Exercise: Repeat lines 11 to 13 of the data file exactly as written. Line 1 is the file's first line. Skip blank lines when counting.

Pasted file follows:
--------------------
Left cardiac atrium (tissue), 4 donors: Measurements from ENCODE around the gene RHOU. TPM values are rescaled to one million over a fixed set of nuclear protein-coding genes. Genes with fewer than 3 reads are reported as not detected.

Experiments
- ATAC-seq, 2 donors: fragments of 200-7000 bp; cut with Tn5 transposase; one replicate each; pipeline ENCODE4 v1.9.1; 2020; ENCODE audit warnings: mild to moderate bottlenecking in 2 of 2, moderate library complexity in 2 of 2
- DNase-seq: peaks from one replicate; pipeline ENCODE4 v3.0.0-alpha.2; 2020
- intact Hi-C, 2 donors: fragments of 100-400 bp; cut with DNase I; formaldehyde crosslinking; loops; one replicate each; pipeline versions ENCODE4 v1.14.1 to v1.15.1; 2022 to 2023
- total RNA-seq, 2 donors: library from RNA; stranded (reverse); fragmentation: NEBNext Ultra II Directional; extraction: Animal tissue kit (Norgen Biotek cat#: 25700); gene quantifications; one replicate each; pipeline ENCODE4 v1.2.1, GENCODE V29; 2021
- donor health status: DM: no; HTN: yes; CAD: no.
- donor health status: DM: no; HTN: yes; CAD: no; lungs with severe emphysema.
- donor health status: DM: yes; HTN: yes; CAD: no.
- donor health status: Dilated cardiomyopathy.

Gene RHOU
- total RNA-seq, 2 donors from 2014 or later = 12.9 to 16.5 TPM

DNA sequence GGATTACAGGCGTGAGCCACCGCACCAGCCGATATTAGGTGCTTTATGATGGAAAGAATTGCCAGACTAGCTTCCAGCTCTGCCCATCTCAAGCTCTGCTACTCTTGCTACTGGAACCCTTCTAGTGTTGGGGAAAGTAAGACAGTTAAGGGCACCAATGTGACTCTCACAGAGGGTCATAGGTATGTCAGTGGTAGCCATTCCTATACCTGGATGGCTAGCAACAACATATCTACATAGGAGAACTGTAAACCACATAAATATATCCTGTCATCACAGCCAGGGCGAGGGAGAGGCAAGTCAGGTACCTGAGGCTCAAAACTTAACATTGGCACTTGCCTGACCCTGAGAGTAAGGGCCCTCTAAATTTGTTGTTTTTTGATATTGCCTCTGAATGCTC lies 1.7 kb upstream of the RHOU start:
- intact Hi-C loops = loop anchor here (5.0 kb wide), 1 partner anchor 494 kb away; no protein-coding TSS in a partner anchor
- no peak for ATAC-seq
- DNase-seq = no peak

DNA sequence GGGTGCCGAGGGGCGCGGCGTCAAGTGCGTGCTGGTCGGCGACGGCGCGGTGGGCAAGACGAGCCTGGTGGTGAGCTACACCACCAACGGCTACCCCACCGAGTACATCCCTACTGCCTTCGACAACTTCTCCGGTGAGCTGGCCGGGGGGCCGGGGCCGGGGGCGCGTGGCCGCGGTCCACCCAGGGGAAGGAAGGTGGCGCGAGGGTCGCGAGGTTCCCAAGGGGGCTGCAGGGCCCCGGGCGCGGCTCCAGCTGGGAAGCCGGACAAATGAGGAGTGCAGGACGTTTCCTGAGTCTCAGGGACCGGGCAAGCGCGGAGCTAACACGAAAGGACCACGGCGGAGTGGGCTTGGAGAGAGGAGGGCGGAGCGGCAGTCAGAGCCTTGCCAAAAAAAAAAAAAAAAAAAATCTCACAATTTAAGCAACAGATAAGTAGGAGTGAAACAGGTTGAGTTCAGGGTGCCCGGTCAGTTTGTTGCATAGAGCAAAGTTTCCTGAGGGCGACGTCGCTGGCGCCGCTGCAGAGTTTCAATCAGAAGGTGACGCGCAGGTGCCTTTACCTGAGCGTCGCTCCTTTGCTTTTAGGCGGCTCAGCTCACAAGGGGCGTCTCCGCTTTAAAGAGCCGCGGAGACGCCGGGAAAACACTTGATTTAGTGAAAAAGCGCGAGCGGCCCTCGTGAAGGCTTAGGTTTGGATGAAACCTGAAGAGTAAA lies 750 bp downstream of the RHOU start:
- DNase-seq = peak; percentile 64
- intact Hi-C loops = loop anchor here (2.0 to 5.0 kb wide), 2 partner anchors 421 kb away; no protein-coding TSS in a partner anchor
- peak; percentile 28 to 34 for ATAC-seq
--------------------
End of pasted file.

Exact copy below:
Gene RHOU
- total RNA-seq, 2 donors from 2014 or later = 12.9 to 16.5 TPM

DNA sequence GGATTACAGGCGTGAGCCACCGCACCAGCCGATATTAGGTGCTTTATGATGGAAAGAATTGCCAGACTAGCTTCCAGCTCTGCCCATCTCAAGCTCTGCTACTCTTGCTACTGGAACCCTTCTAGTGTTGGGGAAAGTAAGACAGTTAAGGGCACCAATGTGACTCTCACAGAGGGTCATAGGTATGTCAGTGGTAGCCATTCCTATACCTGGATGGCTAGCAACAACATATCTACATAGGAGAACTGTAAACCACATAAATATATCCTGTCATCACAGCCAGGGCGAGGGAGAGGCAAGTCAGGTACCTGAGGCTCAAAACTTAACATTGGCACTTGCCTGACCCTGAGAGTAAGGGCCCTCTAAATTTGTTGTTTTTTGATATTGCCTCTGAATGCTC lies 1.7 kb upstream of the RHOU start: